By Henry Cuningham
I think I saw the future of the Air Force a few weeks ago in the cockpit of a tanker jet.
The command pilot in the left seat and the boom operator in the back belonged to the Air Force Reserve. The co-pilot in the right seat was on active duty.
It didn't seem to make any difference whether the crew were active or Reserve, male or female. (Two of the three were female. And, oh, by the way, the female reservist "boom" had flown on the first night of the Libya operation.)
In recent years, the Air Force has increasingly paired active and Reserve units with a single set of airplanes. The "up" side is that you don't have to have two sets of airplanes. The "down" side is the airplanes wear out faster.
The Air Force Reserve seems to be becoming a bigger player in North Carolina's military scene.
At Fort Bragg's Pope Field, the Air Force Reserve owns the C-130H cargo airplanes, and active-duty crews use the Reserve airplanes. Pope has two C-130s overseas at any given time. Every four months they bring the aircraft back to swap crews and aircraft. The Reserve C-130s are flown by and deployed with a blended crew of both Reserve and active-duty crew members.
The Air Force Reserve and Air National Guard own more than three-fourths of the Air Force's C-130H Hercules cargo airplanes, which can land on dirt strips and battlefield runways.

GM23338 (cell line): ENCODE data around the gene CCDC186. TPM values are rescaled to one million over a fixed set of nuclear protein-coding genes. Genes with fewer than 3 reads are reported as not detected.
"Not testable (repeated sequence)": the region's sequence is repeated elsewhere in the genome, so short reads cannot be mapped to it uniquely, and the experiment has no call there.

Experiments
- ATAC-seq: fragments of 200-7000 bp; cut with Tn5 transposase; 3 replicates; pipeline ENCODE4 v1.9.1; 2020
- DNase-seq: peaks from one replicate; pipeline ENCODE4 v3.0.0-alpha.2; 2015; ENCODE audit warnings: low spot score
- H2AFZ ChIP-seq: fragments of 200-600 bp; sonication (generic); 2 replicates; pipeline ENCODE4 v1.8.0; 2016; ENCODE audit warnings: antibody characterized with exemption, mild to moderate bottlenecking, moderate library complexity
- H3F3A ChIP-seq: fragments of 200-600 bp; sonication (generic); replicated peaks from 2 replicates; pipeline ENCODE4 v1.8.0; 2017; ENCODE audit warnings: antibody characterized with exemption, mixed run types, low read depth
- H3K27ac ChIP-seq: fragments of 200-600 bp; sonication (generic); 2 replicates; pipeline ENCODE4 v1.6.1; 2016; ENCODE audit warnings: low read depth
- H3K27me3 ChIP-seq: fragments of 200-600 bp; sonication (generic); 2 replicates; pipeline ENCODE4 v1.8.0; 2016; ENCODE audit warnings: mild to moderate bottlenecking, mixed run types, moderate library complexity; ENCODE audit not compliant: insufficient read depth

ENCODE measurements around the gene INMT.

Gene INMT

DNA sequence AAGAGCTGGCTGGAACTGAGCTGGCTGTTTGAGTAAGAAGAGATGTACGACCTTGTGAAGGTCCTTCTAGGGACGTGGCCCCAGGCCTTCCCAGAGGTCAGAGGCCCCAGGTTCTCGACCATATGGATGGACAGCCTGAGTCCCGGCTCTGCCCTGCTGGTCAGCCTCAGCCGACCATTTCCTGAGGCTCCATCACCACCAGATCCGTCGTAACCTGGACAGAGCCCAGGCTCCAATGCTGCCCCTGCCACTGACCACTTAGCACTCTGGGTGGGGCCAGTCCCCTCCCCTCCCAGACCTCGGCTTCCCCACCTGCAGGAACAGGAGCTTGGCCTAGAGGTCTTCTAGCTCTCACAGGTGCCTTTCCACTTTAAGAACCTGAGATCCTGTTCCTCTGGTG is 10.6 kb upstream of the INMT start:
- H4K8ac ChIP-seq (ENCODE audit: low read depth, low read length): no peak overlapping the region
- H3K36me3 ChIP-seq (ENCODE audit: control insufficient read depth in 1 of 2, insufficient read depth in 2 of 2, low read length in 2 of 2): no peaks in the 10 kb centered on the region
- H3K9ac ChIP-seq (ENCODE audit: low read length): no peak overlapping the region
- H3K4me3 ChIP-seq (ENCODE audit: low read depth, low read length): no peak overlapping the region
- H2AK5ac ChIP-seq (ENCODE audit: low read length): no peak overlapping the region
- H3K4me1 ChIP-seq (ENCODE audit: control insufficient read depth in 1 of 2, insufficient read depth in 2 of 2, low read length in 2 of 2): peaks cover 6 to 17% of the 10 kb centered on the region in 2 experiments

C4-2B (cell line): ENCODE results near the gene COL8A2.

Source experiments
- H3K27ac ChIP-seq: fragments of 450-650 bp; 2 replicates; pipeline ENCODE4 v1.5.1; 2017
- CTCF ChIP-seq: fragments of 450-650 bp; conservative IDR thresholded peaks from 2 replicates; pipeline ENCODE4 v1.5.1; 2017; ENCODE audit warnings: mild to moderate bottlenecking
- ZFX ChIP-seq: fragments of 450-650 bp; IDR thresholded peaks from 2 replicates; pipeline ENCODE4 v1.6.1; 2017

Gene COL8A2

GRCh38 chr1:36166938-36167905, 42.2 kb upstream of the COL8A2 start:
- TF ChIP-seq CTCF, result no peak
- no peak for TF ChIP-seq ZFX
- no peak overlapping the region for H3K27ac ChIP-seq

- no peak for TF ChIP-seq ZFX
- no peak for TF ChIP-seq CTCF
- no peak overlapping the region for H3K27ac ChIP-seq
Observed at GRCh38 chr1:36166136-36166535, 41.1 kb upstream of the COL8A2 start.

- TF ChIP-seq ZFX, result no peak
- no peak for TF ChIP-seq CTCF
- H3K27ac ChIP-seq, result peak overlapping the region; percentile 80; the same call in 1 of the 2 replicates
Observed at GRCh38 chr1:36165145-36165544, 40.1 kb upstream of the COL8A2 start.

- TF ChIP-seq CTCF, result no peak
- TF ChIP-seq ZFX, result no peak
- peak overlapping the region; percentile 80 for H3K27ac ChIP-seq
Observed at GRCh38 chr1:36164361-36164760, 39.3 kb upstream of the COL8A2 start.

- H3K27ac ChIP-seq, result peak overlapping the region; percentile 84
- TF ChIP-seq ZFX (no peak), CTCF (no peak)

As of October, the Air Force had 268 C-130H cargo airplanes. Of those, 61 were owned by the active-duty units, 122 were owned by the Air National Guard and 85 were owned by the Air Force Reserve.
"We as the Air Force Reserve supply the tactical lift with our C-130s that our sister services will need," Lt. Gen. Charles E. Stenner Jr., the chief of the Air Force Reserve, told me recently. "I think the future is very, very bright."
Stenner says reservists offer an attractive option as the Air Force looks for ways to economize with budgets getting tighter.
The KC-135 Stratotanker on which I was flying was based at Seymour Johnson Air Force Base at Goldsboro. The Air Force Reserve's 916th Air Refueling Wing flies the tanker in air-to-air refueling missions.
Seymour Johnson also is the home of the 4th Fighter Wing, which flies the F-15E Strike Eagle and provides logistical support to the Reserve wing.
Cooperation between active and Reserve units is a key criteria as the Air Force looks at future locations for the KC-46 tanker that will replace the 50-year-old KC-135.
Henry Cuningham can be reached at firstname.lastname@example.org or 486-3585.